I think thats stupid, because those months come in the bigger entity, which is the season. 
They want to use "in" for the months, so i gave my JTE, "halloween is in october" as a replacement.
I see what you are getting at there ---Do you think it was an effort to try and mix it up a little.  What about just simplifying it as "Fall is September, October, and November."?  For example.

Also, what do you think of the claim "We have four seasons in Japan..."? 
I've heard Japanese state it like this and it often comes across as suggesting that Japan is somehow exceptional or is the only place with four seasons...
Or maybe this is not worth the worry.

In Program 4, page 45, 3rd paragraph:
"If bombs hit the zoo, dangerous animals WILL get away and harm the people of Tokyo. So, the army ordered the zoo to kill all the dangerous animals..."

With all this past tense going on in this story, the use of "will" perturbs the hell out of me. I scratched it out and wrote "would" instead.
Thanks ---I actually remember mentioning this to them before, but I chose the word "could".  Either way, "will" is no good.
When I first read their proposed textbook, I recommended they get a native English speaker to proof-read it for them since it was so messed up.  When they told me they had already paid a couple of people to do it, I suggested they get their money back...

Oh oh I don't have the textbooks on me at the moment, but could you please please suggest that they change the section where it shows two people having a conversation on the phone?

The "you changed the plan" response is incredibly awkward and there are so many more things you could put there.
I know what you mean ---I suspect it is a way to get the person answering the telephone to have more lines and to break up the caller's otherwise lengthy paragraph.  Also, it could be that a memo is being taken, even though this is not mentioned.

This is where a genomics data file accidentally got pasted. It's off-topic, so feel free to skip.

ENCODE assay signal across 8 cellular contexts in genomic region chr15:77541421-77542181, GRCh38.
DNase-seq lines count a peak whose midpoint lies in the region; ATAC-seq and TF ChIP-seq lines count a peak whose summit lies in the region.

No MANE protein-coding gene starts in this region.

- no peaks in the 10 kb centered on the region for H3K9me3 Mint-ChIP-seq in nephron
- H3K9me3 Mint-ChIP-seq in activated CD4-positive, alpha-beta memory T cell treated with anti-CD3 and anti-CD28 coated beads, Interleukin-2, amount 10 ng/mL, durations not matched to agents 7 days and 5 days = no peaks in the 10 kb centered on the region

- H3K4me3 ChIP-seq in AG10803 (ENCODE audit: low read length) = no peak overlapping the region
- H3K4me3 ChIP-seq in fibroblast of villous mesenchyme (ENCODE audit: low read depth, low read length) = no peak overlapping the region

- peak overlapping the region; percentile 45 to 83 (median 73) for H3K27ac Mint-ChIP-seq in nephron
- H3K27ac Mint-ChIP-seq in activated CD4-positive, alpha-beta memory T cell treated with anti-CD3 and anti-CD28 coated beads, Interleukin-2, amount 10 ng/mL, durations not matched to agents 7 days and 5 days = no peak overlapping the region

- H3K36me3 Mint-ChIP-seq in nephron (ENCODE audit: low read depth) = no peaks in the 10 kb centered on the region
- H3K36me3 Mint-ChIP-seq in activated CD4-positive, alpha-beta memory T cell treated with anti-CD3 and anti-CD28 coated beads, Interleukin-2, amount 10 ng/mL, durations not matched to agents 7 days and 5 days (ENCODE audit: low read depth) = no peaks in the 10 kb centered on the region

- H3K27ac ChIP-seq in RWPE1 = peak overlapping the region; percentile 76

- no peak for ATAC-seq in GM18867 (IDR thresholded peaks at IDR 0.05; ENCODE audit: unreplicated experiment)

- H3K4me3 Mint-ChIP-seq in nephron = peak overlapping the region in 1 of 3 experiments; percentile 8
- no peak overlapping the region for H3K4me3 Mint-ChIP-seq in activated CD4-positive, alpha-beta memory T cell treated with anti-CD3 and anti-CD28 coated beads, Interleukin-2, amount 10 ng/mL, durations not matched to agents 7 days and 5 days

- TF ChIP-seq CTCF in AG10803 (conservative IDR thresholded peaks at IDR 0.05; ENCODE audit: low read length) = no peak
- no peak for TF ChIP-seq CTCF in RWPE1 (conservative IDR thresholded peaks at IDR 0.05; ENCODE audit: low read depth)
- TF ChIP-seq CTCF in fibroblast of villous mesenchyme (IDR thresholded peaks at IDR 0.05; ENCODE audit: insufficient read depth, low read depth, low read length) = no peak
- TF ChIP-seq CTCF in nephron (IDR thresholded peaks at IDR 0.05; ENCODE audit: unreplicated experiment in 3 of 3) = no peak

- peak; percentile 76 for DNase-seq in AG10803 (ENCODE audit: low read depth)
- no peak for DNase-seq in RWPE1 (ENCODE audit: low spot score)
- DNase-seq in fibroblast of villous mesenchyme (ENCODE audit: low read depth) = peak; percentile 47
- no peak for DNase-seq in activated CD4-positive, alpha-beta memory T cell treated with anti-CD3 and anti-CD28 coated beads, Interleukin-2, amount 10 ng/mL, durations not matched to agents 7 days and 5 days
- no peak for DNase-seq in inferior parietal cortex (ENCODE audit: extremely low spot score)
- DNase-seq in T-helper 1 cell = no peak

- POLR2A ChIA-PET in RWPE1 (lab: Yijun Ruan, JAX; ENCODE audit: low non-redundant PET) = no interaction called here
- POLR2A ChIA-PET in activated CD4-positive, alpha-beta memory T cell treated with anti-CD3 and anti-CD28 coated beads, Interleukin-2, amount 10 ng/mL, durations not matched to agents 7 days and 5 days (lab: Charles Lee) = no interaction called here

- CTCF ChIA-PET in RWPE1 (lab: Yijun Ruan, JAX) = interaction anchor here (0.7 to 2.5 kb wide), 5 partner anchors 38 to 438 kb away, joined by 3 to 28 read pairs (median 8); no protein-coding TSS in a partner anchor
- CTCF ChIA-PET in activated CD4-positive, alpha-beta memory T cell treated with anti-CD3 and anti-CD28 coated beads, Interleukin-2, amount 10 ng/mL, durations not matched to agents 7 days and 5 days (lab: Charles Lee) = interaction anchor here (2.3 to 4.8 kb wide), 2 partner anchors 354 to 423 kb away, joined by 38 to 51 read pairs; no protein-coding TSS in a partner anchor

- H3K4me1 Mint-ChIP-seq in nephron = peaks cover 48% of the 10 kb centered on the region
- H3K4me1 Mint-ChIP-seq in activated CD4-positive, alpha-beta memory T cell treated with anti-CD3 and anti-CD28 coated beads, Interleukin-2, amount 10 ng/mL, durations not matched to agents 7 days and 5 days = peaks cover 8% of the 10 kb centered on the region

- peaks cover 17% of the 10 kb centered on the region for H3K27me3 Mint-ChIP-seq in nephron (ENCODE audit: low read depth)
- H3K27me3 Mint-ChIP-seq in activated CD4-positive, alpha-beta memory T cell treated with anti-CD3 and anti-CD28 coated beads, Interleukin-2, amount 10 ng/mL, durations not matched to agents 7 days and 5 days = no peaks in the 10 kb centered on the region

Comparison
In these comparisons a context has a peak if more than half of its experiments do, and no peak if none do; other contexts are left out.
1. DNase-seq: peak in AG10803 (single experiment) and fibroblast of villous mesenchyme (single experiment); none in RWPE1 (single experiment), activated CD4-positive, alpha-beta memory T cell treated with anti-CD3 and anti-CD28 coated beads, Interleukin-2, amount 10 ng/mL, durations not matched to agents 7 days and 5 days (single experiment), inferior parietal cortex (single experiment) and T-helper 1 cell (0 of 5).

Since the caller says "Tell him we've changed plans for..." you would expect the response to be a closer echo in the form of a ですね-type question if at all.

Offline Jotham

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Re: Edit the Sunshine Textbook
« Reply #78 on: November 28, 2012, 04:38:49 PM »
When I first read their proposed textbook, I recommended they get a native English speaker to proofread it for them since it was so messed up.  When they told me they had already paid a couple of people to do it, I suggested they get their money back...

I always wonder who writes textbooks/menus/billboards/etc when they're in English. The amount of errors all over the place is hilarious. It doesn't suprise me that natives have done the job (and a crap job at that). There are many unqualified teachers over here who have no understanding of the English language apart from that they speak the language. Can i ask how you managed to get the job? I think it's great that you're running it past everyone to get other peoples advise. It's difficult sometimes because I'm not sure if its the way Americans say it (I'm from the UK) or is it just a clear mistake.
Should we follow the strict code of grammar which we all ignore when we speak or should we be teaching students conversation English which doesn't always stick to the rules?
Wouldn't it be nice, to get on with my neighbours!

Offline Professor Bonerpants

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Re: Edit the Sunshine Textbook
« Reply #79 on: November 29, 2012, 10:56:26 AM »
I always wonder who writes textbooks/menus/billboards/etc when they're in English. The amount of errors all over the place is hilarious. It doesn't suprise me that natives have done the job (and a crap job at that). There are many unqualified teachers over here who have no understanding of the English language apart from that they speak the language. Can i ask how you managed to get the job? I think it's great that you're running it past everyone to get other peoples advise. It's difficult sometimes because I'm not sure if its the way Americans say it (I'm from the UK) or is it just a clear mistake.
Should we follow the strict code of grammar which we all ignore when we speak or should we be teaching students conversation English which doesn't always stick to the rules?